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HindustanTimes Thu,02 Oct 2014

People want stern laws against eve teasing

Rajeev Bhaskar, Hindustantimes.com  JALANDHAR, December 10, 2012
First Published: 01:26 IST(10/12/2012) | Last Updated: 15:58 IST(10/12/2012)

Poor enforcement of laws and low rate of conviction in cases of eve-teasing and sexual harassment are the two main reasons behind spurt in such cases. Most recently, an assistant sub-inspector of the Punjab Police was gunned down in clod blood in Amritsar, when he intervened to save the honour of his daughter from a stalker.

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Investigation done by Hindustan Times revealed that during the last five years, 51 cases relating to eve teasing in the city were taken to court and only five were convicted, while 30 others were acquitted due to lack of evidence.

Most of the eve-teasers are booked either under section 294 (obscene acts and songs) or 354 (assault or criminal force to woman with intent to outrage her modesty) of the Indian Penal Code, and both of sections are cognizable and bailable, a police officer told Hindustan Times.

"Stringent laws will definitely create fear among the eve teasers. Such crimes should be made non-bailable," he said.

The Maharashtra government is considering to make eve-teasing a non-bailable offence. A police officer on the condition of anonymity said that 80% cases of eve-teasing go unreported as women don't want to get themselves embroiled in a controversy. Even in cases which come to the police, victims generally shy away from pursuing the case.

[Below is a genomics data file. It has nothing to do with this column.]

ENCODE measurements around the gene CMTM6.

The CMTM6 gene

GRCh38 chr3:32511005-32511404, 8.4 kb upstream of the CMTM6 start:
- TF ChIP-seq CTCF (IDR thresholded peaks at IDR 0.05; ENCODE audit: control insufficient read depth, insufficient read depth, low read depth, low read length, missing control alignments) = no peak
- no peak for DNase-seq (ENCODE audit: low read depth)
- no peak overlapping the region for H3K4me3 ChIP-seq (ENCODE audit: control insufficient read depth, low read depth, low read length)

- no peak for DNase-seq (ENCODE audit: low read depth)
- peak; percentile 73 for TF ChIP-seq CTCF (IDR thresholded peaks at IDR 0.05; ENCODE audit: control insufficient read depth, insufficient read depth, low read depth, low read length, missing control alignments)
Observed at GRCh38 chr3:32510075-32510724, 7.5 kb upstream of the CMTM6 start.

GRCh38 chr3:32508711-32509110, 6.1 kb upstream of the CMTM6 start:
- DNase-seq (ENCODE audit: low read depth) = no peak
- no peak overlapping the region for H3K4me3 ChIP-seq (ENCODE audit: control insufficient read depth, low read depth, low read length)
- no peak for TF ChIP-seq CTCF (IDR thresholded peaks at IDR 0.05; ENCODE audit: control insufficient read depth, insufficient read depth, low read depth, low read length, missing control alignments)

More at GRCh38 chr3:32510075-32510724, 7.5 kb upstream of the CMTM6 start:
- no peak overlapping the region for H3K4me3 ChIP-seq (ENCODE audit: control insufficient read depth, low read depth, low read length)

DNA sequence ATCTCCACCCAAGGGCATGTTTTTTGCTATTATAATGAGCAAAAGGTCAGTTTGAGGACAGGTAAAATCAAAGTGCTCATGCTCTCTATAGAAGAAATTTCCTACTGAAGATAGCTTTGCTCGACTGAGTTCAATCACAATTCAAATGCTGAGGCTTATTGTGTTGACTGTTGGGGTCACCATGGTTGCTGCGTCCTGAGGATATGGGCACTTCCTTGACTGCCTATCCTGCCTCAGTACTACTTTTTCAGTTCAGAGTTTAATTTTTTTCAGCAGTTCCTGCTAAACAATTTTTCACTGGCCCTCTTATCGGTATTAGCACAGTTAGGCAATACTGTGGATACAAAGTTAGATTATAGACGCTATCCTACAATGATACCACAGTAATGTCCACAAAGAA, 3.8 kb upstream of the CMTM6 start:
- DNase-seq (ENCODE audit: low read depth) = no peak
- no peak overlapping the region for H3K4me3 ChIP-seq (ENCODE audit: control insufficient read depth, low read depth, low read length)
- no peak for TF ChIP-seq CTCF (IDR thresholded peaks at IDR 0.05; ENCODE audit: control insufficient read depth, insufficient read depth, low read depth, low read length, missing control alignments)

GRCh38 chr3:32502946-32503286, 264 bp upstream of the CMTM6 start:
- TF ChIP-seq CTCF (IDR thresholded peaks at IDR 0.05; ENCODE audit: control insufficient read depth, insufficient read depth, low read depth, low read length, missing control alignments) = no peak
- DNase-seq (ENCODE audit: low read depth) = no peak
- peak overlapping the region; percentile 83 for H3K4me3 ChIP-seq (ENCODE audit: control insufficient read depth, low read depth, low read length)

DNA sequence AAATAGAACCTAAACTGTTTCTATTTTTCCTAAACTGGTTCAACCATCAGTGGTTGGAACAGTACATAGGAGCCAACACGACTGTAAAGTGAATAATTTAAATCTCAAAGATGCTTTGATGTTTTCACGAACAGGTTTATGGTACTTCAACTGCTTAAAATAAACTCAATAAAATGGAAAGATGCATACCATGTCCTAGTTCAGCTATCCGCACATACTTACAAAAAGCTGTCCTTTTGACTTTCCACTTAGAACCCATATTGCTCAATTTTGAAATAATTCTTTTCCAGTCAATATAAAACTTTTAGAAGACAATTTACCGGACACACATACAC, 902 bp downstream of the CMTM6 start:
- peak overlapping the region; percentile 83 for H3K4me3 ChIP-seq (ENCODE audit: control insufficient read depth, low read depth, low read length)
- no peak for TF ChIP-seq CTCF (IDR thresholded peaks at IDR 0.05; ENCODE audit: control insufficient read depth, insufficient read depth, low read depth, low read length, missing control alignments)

"We do launch special drives against eve-teasing from time to time. Humiliating the accused publicly is the only short-term remedy as the victim is seldom ready to carry forward the case and make rounds of the court," he added.

Ritu (27), a working woman, said that a law with sufficient teeth should be enacted to protect women from eve-teasing and sexual harassment.

"Section 354 (assault or criminal force to woman with an intent to outrage her modesty) Section 506 (criminal intimidation) and Section 509 (word, gesture or act intended to insult the modesty of a woman) of the Indian Penal Code, which are presently bailable offences, should be cognizable and non-bailable," she said.        

Japneet Kaur (21), a student of mass communication, said that offenders should be punished with imprisonment for a term which may extend up to three years and a fine of not less than Rs. 20,000. "In case of death or suicide by a woman due to harassment, the accused should be jailed for not less than ten years and made to pay a fine of Rs. 50,000 or more," she suggested. Minakshi Dureja (45), a housewife, said "Daughters often complain of teasing and stalking. In most cases, cops do not entertain complaints of girls."

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